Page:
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Finally, the world’s wildest animated television show is back with all-new episodes. Are you ready for the review that’s coming!?
“When OMAC Attacks!”
Written by: Stan Berkowitz
As we all know, I’m quite the fan of Jack Kirby’s OMAC series, and had been salivating in the usual Pavlovian manner for some time now in anticipation of this episode. Could it live up to my expectations? Well, no, not really.
Our opener this time around slips us a bit of the Ditko before the episode goes all Kirby. Batman’s off in space, trying to solve an alien war without bloodshed, and he’s got Hawk and Dove in tow with him. These two fall in line with the usual portrayals– they’ve got the mentality of Hank and Dean Venture and the bickering of Casey Affleck and Scott Caan from Ocean’s Eleven through Thirty-Seven. Batman does all the work here, but the opener sets up the themes of this episode– war and peace, and the balance between them.
The episode proper begins with Batman getting chewed out by the faceless faces behind the Global Peace Agency, so I was immediately giddy at the prospect of Kirby Kraziness. The Dark Knight’s on the trail of classic OMAC nemesis General Kafka, and the GPA is providing him a partner– in the form of puny Buddy Blank. But with a laser from orbiting Brother Eye, the Southern-drawled Buddy transforms into OMAC, the One Man Army Corps, complete with Kirby Krackle effects.
Both Buddy and OMAC are voiced by Jeff Bennett, who gave us the brilliant Rat-Pack-ian Joker earlier this season. He’s more well-known, however, for providing the pipes of one Johnny Bravo, the big-haired, big-muscled, small-brained Elvis soundalike from the bygone days of Cartoon Network, back when they showed cartoons. OMAC reminds me of Bravo, and it’s not just because of their tall coiffures– they’re both the blustery type who rush in without thinking. In OMAC’s case, this means punching things in the face, a lot– “Hit hard or not at all, I always say”– but, this being Brave & the Bold, that type of headstrength comes back to bite one in the posterior.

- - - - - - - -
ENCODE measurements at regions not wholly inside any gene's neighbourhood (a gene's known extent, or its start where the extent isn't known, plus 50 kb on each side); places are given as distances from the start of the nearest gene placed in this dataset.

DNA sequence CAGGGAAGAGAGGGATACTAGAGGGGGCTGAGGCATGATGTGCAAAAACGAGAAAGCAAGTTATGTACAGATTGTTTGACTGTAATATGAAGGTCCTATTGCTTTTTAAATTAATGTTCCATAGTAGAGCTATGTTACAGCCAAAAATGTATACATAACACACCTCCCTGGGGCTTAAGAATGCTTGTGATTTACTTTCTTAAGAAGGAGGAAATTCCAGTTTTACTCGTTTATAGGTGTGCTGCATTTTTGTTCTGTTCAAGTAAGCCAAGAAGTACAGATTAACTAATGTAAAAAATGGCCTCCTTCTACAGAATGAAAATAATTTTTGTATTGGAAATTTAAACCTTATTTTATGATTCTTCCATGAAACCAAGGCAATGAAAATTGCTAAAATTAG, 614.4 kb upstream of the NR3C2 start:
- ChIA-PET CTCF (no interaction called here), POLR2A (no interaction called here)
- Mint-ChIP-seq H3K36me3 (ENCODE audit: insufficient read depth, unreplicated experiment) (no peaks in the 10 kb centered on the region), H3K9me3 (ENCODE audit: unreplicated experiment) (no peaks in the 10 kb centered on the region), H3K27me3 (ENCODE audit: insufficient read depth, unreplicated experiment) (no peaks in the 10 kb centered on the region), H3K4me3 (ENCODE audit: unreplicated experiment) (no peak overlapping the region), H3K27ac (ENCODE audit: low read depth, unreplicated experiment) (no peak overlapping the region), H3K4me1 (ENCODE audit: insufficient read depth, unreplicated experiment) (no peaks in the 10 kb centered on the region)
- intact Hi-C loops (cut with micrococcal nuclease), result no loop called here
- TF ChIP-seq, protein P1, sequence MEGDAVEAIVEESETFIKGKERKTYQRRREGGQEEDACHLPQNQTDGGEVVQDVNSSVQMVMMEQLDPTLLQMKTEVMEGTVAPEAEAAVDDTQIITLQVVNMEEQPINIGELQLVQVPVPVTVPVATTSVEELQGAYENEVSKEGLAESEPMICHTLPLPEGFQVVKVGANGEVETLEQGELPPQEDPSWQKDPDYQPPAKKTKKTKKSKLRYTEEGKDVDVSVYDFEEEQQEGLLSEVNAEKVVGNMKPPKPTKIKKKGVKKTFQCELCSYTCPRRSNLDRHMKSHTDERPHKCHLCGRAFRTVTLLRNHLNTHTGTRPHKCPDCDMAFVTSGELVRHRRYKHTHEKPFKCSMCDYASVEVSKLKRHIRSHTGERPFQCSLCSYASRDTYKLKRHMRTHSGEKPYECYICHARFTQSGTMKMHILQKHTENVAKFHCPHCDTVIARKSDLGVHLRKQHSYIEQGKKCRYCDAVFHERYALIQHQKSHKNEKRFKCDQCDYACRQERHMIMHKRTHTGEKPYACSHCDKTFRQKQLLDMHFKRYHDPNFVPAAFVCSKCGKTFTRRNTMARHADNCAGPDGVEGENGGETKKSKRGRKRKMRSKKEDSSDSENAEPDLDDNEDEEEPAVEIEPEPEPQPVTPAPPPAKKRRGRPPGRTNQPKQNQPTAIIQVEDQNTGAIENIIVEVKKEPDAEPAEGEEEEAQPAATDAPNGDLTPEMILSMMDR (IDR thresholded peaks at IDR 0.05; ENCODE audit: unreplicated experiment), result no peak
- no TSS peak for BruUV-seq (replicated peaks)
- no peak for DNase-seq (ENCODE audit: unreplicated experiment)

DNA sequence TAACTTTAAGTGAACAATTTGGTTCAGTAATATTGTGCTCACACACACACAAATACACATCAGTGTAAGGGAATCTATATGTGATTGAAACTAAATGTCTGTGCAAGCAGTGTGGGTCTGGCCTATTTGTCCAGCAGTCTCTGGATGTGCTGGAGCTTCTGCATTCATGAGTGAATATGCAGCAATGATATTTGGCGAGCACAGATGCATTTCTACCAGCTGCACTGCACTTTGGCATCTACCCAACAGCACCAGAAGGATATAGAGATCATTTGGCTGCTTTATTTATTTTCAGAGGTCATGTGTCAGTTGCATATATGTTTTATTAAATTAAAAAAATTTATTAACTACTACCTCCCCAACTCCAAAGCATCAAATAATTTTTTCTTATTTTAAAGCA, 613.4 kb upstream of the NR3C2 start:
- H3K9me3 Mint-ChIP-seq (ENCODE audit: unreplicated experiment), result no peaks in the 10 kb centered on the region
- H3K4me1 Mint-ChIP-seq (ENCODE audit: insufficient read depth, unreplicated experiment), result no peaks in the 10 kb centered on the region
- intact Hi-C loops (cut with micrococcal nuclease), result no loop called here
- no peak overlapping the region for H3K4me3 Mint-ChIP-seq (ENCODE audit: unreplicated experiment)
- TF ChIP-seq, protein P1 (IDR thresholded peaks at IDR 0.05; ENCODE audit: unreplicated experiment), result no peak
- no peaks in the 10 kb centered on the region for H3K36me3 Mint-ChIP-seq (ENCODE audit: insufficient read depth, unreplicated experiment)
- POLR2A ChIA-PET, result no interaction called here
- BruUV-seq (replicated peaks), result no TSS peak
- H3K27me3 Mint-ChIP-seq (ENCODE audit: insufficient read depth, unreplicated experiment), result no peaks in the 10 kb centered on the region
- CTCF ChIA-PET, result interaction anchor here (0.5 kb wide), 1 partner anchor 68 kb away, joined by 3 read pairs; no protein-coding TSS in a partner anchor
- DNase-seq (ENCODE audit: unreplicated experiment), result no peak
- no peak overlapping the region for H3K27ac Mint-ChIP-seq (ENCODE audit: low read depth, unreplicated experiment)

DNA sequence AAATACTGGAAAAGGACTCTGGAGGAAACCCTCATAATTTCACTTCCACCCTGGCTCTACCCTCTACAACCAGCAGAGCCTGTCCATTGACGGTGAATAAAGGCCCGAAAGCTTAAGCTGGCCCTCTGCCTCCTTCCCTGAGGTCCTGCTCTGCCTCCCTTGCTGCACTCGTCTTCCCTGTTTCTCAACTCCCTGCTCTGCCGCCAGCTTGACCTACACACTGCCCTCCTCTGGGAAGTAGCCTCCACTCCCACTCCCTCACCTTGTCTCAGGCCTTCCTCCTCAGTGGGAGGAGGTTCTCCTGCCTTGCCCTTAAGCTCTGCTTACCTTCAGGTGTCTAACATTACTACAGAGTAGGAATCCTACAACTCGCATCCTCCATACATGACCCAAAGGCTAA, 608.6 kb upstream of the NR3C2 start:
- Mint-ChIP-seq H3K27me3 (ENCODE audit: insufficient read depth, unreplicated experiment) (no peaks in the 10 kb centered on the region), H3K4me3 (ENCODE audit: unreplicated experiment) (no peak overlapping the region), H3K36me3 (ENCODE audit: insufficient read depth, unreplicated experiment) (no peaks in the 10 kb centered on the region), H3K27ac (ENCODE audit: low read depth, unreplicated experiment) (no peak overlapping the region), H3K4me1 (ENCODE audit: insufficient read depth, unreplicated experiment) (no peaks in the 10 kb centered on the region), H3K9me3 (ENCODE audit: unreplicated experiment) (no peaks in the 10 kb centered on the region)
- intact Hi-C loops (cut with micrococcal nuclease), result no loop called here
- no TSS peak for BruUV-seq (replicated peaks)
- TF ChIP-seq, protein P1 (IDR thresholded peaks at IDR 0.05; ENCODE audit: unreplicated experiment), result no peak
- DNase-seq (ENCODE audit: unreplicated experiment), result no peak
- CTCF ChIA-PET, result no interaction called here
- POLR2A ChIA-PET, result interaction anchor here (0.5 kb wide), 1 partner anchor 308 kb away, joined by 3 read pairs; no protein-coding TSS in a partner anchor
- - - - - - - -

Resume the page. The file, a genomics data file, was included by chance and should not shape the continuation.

Most of the episode, in true OMAC fashion, is one long fight scene, but it lacks a lot of charisma. I enjoyed the first act of the episode, especially the homage to that time OMAC punched seven guys in the face at once and the presence of the Castro-esque Kafka, the existentialist’s Communist, but once the incredibly generic and overly mysterious Equinox strolls in out of the shadows, revealing himself as the mastermind, I lost interest. Things go all FUBAR, and Kafka’s sci-fi goo turn him into a giant robo-monster-thing calling himself, in true diabolical bad-guy-must-say-his-name fashion, “Shrapnel!” OMAC gets hit in the eye-signia and transforms back into Buddy Blank, who, of course, is unaware that he is also OMAC.
Batman saves him, of course, and confronts the Global Peace Agents, who are, in this universe, a bunch of dicks, claiming Buddy is simply “a mannequin we dress as OMAC.” Interesting choice of words from guys who have featureless plastic-y heads. Pretty soon, though, Buddy’s back as OMAC and back in action.
Equinox shows up from stage left again, and acts enigmatic some more. I really don’t enjoy this character. He casually beats up Batman, pulls random powers out of his butt, and delivers all his lines in the most bored manner possible. Oded Fehr’s probably going for mysterious, but it comes off simply as monotone. Equinox reveals, however, that the Peace Agents are less peaceful than advertised, having caused a village’s destruction– so he’s gonna let Shrapnel nuke whatever city they’re in, to balance the scales.
Meanwhile, OMAC figures out, somehow, that all of Shrapnel’s power comes from getting pummeled, or somesuch, so he decides not to hit back. This works or something. Blah blah, cut to the chase. Reduced to Buddy Blank, he takes on Equinox to save Batman– who runs protection-free into the nuclear reactor to shut it down. With a wave of Equinox’s hand, however, Batman lives to fight again. So what’s this bad guy’s angle? I have a feeling we’ll find out in a future episode, maybe.
The episode ends pretty abruptly, with the GPA never getting the comeuppance they clearly deserve, Equinox getting away, and Buddy Blank, though feeling better about himself, completely still a tool that some faceless pricks use when they need some dirty work done. The Batman I’m used to wouldn’t stand for this BS.
The Moral of the Story: War is the same thing as peace, so long as you couch it in the right terminology. (What kind of lesson is this for a kids’ TV show?)
The Verdict: A couple Kirby trappings, but no Kirby spirit.
Next week: The musical episode! With Neil Patrick Harris!
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